Unfortunately it didn't take long before the place descended into a rather less-than-salubrious destination with all manner of crimes going on including murders, prostitution and drug dealing etc and it eventually closed down in the 1990s and has been sitting there ever since getting more and more decrepit. I think this is a big shame because it is actually a very attractive building. I recently heard some rumours that there was an investor waiting to restore it to its former (pre-vice) glory and I hope it happens because something needs to be done and it would be a shame to just knock it down.

Incidentally, the wooden pier you can see in the foreground is now occupied by the Sofitel development and the tall building on the left is the (also still standing) Hotel East Asia. I'm not sure if this is the original Ponte 16, or perhaps Ponte 17 given its location slightly further up the road from the current Ponte 16. I'm hoping someone more familiar with Macau can comment.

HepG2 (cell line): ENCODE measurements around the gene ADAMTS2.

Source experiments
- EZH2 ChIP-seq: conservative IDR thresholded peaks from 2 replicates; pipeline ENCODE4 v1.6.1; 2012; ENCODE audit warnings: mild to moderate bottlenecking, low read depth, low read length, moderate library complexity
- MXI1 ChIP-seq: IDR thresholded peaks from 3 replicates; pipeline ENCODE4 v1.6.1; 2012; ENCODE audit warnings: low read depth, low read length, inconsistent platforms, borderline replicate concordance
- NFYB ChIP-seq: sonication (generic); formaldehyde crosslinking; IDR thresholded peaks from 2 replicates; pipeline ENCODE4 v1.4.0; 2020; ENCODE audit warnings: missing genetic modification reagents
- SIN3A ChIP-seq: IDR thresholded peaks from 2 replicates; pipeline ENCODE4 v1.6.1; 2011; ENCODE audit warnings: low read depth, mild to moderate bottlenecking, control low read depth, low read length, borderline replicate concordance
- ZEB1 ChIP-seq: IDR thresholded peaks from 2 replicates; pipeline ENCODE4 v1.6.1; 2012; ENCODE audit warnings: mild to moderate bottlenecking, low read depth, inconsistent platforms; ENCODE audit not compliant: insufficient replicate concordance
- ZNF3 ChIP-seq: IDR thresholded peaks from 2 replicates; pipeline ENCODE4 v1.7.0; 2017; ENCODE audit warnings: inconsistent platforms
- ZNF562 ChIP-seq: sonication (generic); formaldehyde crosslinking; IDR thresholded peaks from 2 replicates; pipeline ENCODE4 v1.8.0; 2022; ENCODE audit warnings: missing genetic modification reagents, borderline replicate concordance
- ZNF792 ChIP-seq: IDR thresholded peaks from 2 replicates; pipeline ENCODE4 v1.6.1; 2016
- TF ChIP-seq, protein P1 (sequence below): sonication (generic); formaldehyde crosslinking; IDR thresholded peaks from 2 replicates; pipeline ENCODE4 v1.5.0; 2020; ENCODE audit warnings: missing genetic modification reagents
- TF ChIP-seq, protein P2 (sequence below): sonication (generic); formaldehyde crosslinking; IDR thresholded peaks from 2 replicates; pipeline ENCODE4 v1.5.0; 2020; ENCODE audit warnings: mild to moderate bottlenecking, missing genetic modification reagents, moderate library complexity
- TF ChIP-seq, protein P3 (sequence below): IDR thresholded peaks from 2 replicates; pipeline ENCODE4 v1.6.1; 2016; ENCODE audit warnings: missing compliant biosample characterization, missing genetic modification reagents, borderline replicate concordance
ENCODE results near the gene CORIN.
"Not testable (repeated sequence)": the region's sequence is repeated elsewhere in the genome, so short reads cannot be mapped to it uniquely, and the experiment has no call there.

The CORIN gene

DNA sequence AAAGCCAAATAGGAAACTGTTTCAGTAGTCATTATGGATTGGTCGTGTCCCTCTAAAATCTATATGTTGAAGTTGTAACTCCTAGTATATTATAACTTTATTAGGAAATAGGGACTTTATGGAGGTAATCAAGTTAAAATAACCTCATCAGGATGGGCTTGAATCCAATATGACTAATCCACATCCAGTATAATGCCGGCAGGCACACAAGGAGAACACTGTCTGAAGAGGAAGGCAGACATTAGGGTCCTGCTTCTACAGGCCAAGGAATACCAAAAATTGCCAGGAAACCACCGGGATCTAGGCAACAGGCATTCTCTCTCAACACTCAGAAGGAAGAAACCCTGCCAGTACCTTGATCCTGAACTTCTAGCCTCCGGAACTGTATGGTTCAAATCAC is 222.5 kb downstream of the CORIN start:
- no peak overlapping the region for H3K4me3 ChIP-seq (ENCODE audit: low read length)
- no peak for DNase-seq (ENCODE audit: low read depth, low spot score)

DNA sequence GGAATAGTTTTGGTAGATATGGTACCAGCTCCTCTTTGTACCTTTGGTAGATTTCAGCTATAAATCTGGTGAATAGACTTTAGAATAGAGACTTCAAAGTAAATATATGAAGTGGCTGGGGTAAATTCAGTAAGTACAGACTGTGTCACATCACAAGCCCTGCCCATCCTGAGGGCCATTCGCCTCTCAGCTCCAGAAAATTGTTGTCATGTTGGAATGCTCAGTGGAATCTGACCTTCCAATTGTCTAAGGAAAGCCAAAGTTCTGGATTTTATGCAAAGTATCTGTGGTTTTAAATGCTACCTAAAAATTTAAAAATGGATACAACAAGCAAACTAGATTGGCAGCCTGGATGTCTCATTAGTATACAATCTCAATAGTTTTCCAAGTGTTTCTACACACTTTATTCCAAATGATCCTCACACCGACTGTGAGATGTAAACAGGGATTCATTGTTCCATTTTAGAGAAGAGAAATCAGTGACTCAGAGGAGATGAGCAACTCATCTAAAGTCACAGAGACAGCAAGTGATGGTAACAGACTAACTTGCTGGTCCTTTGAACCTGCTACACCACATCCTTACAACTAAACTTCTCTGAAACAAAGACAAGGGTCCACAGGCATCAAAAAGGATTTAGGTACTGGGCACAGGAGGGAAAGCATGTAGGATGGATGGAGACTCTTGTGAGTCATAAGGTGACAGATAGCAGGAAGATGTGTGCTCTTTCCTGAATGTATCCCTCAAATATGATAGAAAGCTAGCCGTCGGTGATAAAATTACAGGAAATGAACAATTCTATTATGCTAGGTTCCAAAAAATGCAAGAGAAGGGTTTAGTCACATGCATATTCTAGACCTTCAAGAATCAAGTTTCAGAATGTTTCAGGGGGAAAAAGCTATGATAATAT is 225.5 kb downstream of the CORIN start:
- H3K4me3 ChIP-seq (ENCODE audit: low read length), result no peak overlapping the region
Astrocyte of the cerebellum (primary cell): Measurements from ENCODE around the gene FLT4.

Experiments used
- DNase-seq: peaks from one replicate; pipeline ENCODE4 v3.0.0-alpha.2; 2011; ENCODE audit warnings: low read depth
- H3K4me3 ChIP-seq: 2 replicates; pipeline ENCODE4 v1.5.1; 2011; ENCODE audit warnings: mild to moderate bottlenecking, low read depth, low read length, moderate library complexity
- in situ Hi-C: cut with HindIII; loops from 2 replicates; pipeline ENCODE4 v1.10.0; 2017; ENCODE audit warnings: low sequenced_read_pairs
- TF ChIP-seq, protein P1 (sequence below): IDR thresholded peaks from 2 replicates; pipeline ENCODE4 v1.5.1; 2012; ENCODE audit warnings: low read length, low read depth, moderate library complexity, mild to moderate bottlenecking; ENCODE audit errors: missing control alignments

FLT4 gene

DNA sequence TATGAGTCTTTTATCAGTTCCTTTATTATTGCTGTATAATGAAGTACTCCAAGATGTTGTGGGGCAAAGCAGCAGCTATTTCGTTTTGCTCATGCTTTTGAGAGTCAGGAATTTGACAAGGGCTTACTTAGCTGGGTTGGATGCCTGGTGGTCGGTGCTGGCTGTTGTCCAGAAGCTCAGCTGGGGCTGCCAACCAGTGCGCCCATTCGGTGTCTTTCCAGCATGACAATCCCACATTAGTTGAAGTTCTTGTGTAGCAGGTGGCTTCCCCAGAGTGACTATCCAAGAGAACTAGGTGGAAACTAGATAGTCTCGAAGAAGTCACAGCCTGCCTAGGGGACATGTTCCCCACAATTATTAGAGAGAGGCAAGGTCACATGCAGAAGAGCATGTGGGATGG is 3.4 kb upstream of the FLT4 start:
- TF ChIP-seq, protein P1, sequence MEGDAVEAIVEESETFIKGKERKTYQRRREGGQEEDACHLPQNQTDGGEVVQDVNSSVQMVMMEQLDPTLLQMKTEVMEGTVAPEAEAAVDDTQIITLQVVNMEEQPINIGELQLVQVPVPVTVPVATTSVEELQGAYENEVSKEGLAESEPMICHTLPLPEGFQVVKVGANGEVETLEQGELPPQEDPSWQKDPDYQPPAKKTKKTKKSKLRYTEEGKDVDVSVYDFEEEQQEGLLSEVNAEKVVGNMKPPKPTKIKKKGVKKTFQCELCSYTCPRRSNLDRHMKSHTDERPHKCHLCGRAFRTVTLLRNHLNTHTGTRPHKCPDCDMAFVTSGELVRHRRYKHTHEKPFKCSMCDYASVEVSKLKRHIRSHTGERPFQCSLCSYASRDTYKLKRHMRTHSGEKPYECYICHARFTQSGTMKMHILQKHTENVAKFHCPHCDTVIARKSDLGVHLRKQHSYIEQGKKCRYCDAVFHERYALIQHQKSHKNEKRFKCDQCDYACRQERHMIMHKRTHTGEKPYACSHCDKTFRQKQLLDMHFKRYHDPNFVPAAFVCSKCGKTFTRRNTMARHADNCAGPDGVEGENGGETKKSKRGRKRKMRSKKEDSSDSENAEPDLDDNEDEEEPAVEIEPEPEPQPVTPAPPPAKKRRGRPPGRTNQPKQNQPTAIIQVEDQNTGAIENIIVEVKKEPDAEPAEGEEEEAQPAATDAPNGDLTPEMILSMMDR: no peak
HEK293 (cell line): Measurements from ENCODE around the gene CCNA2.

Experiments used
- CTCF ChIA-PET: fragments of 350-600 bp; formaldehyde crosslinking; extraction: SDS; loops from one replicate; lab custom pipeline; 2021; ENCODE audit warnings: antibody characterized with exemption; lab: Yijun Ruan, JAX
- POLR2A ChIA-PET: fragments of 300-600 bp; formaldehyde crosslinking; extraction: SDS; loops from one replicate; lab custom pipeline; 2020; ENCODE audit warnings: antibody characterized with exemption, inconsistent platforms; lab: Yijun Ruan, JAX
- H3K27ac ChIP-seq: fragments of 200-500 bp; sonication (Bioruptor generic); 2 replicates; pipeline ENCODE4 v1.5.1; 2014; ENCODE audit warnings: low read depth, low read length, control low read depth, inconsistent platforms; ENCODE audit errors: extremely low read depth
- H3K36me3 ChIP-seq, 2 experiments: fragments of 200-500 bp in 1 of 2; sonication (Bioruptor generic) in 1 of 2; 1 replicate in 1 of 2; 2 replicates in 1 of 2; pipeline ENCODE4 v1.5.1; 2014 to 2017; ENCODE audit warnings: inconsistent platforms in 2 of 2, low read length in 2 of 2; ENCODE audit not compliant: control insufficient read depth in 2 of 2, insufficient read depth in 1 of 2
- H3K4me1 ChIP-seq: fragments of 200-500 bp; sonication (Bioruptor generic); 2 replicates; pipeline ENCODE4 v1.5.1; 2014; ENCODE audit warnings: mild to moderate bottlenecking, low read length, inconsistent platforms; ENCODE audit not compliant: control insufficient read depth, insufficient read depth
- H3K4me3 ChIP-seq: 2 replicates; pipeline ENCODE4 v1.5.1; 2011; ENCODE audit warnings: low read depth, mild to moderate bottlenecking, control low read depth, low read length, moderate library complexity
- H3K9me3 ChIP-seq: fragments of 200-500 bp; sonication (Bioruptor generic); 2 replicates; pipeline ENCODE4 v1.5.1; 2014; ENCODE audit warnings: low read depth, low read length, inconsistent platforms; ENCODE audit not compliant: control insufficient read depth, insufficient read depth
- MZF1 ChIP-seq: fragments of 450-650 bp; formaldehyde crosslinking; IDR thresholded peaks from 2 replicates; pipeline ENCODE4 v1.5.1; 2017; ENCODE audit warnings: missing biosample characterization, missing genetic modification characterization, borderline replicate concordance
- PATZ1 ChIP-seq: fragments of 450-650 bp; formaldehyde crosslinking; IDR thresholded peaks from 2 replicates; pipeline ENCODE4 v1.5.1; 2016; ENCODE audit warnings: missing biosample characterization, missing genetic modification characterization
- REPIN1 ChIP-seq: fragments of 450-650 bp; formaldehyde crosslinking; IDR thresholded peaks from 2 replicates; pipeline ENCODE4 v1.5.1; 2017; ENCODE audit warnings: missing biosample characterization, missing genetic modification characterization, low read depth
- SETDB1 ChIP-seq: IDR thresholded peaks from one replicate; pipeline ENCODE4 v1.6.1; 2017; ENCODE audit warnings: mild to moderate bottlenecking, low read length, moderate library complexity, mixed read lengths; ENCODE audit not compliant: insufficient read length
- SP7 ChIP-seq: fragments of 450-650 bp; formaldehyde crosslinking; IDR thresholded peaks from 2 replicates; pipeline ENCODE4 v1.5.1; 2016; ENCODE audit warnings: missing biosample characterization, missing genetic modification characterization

Sadly, I don't have my own picture of the Hotel Grande but here is one courtesy of meckleychina on FLICKR. He also has a great collection of pictures of Asian art deco if you are interested.

Friday, 15 January 2016

Macao - Robert Mitchum (1952) - Avenida de Almeida Ribeiro, Macau

A brief but almost recognisable glimpse along the far (western) end of  Avenida de Almeida Ribeiro aka San Ma Lo. This is one of my favourite roads in Macau because it is largely lined along both sides with columned shop houses, including a couple of interesting pawn shops. Probably the most well-known film featuring this road was Indiana Jones and the Temple of Doom, which I already covered significantly in this post from 2014.

Anyway, the view we get in this film is of the end that used to open out onto the inner harbour area with the less-than-salubrious but long closed down (and now derelict) Hotel Grande at the end. Despite the poor film quality, you can still make out some distinguishing features that give away the location including some of the cornice of the near archway and the extra high columns that support the front facade of the Hotel Grande building.

There's an interesting history to the aforementioned hotel, but I'll cover that in the next post where we see a bit more of it. Until then, here is the rough approximation of the modern view courtesy of Streetview. Note that the open end of the road is now blocked by the Sofitel.